Entrance €25 (including first drink) or dinner-concert for €70-€75 (includes entrance, food, and service, but not drinks). Drinks €8-€15. Bar snacks €25-€32.
Reservations via online form or by calling 01 43 26 28 59.

Going strong since 1971, the Petit Journal is a restaurant and club known for New Orleans Jazz and swing acts, such as regulars Les Dixieland Seniors. The atmosphere is fun and friendly, no dress code expected. They’ve added a small area to dance, although most people are seated for dinner. The room is long and narrow, with the musicians at the far end, so you’ll want to decide if you’d rather sit closer for a good view (but know that it will be harder to hear anyone at your table) or further away so you can more easily chat (but risk not seeing much).

When reserving (recommended if you’re more than two people), you’ll need to either call or fill out their online reservation for with the date, number of people, and whether you’re eating or just drinking, and wait for their confirmation. Despite these old school hurdles, they have a loyal and dedicated following of regulars from around the world.

If you plan on eating, be sure to check the menu, which is quite limited (main dish choices are duck confit, rump steak, veal kidneys, or roast cod). Bar snacks like cheese platters or plate of snails start at €25. I haven’t eaten there (no vegan options), and the reviews seem to advise people to stick to the music and the drinks.

Other Left Bank Venues

 Le Piano Vache...
After midnight at the Piano Vache…

Le Piano Vache
8 rue Laplace, 5th
Métro Cardinal Lemoine
Bar open Monday-Saturday 4:30pm-2am; jazz manouche concerts Monday nights from 9:15pm.
Free entry, no reservations, drink purchase required.
This student dive bar has been going strong since the 1970s, with its heydays as a rock bar in the 80s. The walls and ceilings in the warren of successive rooms are covered with decades of layered photos, magazine pages, concerts flyers and even student ID photos. They started Monday night live jazz about 15 years ago (the other evenings are dedicated to other kinds of music, but not live). Grab a drink at the bar before finding a spot at one of the heavy wooden tables (if you get there early enough; otherwise you might be standing).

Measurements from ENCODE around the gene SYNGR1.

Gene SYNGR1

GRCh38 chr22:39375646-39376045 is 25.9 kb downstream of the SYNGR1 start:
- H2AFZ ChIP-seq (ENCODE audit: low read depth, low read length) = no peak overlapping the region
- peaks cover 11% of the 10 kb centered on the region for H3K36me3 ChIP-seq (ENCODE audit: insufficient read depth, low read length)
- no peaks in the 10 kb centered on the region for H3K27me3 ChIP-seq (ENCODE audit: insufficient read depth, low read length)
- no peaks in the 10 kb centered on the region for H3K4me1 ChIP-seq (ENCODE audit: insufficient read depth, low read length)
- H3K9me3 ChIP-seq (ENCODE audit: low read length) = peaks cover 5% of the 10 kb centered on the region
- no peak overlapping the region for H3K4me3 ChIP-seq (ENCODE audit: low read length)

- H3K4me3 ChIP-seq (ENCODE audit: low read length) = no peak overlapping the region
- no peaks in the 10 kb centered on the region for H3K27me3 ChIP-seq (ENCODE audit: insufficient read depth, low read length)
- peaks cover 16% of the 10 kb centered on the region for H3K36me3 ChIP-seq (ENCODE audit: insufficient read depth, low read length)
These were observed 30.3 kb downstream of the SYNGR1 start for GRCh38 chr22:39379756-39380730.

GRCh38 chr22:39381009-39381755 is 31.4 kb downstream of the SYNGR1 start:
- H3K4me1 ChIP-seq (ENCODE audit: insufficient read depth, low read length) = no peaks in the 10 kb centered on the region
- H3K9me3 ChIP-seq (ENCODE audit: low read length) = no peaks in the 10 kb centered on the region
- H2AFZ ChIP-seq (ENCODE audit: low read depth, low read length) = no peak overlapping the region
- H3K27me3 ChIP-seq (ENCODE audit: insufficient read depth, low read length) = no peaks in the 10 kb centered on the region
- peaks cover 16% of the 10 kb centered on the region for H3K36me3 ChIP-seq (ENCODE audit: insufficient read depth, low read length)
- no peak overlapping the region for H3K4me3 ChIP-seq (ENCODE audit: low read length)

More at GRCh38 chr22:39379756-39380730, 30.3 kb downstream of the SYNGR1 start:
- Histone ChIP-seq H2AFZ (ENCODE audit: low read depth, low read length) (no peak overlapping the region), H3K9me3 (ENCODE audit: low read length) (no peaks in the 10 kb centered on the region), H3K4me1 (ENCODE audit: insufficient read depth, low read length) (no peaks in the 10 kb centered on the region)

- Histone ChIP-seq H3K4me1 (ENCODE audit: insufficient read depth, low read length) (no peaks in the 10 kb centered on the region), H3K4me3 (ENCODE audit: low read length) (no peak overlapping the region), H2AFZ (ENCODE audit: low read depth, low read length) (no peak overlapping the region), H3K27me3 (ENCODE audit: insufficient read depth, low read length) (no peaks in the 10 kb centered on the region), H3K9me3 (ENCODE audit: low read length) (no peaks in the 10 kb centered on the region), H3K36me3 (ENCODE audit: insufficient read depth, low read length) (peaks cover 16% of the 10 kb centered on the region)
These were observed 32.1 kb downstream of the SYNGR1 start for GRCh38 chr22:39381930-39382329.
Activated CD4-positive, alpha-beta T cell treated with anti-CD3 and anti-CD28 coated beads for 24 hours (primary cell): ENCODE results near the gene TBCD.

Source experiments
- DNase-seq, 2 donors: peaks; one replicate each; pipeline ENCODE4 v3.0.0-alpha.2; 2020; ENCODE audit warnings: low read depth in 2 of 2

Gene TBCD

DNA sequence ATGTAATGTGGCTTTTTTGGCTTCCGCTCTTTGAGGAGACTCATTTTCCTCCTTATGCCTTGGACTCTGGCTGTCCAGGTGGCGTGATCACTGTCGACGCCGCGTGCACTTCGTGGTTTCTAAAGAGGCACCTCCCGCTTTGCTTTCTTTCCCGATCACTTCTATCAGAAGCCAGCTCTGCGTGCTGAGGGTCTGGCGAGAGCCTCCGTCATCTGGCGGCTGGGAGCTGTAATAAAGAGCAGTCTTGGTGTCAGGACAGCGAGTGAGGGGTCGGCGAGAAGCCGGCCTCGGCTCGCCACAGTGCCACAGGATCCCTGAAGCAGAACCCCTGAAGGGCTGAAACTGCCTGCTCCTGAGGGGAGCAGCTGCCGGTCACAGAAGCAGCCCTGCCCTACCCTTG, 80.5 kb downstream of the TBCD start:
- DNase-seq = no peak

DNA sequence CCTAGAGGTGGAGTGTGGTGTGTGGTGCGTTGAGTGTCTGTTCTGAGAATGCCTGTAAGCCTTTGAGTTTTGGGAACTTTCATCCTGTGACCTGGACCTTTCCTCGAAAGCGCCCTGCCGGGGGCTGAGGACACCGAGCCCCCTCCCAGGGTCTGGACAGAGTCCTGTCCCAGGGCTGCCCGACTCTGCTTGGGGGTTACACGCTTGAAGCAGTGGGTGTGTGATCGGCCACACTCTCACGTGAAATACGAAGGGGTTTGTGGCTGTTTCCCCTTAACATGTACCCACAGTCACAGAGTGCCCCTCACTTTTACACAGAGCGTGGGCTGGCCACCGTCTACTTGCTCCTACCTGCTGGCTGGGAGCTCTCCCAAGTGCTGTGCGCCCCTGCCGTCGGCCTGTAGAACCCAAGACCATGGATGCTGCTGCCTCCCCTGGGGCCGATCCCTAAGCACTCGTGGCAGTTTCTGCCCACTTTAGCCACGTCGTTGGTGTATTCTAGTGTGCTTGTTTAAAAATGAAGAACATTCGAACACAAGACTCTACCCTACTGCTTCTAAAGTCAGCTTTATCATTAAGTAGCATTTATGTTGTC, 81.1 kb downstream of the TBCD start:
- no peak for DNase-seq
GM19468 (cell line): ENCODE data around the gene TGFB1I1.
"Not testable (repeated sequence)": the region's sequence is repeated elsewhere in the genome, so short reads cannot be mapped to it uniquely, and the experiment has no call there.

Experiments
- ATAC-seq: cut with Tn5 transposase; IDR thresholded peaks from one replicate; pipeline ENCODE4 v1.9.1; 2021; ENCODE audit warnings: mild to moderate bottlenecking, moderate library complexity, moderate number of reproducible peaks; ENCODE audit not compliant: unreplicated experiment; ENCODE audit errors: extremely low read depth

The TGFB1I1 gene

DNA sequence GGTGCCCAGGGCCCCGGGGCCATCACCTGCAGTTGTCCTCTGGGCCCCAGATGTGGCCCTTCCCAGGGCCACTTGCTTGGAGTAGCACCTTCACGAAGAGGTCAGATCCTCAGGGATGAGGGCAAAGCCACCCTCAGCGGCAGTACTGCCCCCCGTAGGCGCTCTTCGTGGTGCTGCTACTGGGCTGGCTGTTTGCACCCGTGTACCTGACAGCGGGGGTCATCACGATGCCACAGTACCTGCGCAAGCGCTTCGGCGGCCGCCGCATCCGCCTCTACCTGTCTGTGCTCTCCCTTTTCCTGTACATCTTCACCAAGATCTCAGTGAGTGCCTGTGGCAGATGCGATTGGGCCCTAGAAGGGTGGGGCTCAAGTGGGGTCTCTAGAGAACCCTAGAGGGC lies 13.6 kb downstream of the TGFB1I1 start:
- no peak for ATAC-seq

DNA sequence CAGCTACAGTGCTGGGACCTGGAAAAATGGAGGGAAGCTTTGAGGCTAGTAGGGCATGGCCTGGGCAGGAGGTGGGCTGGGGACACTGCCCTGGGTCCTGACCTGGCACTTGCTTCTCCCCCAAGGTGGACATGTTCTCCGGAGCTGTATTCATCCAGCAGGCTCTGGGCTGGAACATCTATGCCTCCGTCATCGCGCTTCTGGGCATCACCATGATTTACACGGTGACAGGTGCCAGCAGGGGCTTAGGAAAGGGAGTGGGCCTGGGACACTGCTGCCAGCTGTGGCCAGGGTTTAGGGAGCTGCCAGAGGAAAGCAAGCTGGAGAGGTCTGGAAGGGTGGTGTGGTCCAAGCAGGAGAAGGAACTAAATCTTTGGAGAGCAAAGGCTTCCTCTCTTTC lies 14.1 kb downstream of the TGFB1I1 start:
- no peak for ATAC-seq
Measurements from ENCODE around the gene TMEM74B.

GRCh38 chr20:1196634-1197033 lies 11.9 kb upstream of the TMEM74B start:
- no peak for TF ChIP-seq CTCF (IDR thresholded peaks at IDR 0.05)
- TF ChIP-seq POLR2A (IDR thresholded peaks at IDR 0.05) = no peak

La Rhumerie
166, boulevard Saint-Germain, 6th
MetroMabillon or St-Germain-des-PrésBar-restaurant open daily 9am-2:30am (until 12:30am Sun-Mon, until 1:30am Tues-Wed)
Concerts Sundays and Mondays 8:30pm-10:30pm
Free entry,  €1 added to drink prices during concerts.
This historic neighborhood institution was first opened in 1932 by a rum importer. Today they have jazz concerts twice every week in a festive, laid-back atmosphere overlooking the busy Boulevard St-Germain. Of course you’ll want to try the rum cocktails, and if hungry, the Creole and West Indies snacks from €5-€15.

Le Rhumerie jazz poster

Les Deux Magots
6, Place Saint-Germain-des-Prés, 6th
Métro St-Germain-des-Prés
Open daily 7:30am-1am, jazz concerts Thursday nights from 7:30pm-10:30pm.
Free entry, but you’ll need to order something to drink and/or eat.
Reservations are highly recommended by phone 01 45 48 55 25 or online
Les Deux Magots is one of the most famous St-Germain cafés. On Thursday evenings they host a jazz trio (usually a vocalist, pianist and bass) for some light jazz (or swing, be-bop, blues) while tourists and regulars eat at the tables and booths (make sure when you reserve you tell them you want to see the jazz so you’re within eyesight).

Le Bal Blomet
33 rue Blomet, 15th
Metro Sèvres-Lecourbe or Volontaires
Bar-restaurant open from 7pm, concerts Wednesday through Friday from 8pm.
Most tickets €22-€25. Reserve your spot online or at FNAC. Full bar and light foods available.
This self-described cabaret hosts all kinds of music and performances, but primarily jazz, in a spacious concert venue that seats 250 people, one of the largest of its kind on the Left Bank. The original jazz club here first opened in 1924; the one you see today was completely rebuilt in 2017 after changing hands for several decades.

Jazz Resources

ParisJazzClub.net is a great place to start for information about where to enjoy jazz in Paris. It’s in French and English, and includes the program for most of the venues it lists. They also offer a membership card for €40/year that gives you entry into seven free concerts each month, as well as discounts and other benefits.

L’Officiel des Spectacles, online or offline, is also a great resource to find all of the jazz concert listing in Paris, such as the Châtelet Fait son Jazz jazz festival at the Théâtre du Châtelet March 5-12.

Note: Café Universel on Rue St Jacques and Jazz Café Montparnasse are permanently closed.

Jazz Café Montparnasse
Jazz Café Montparnasse in February 2023

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  • We are active jazz lovers in our 60’s and 70’s who can’t sit still to good live music, so are looking for places to dance. I realize that space is at a premium in Paris, but are there places farther out from the center of the city where we can dance to live bands, as we do here in California? (Caveau de la Huchette is too crowded these days–I’ve been there numerous times from 1972 to 2022.)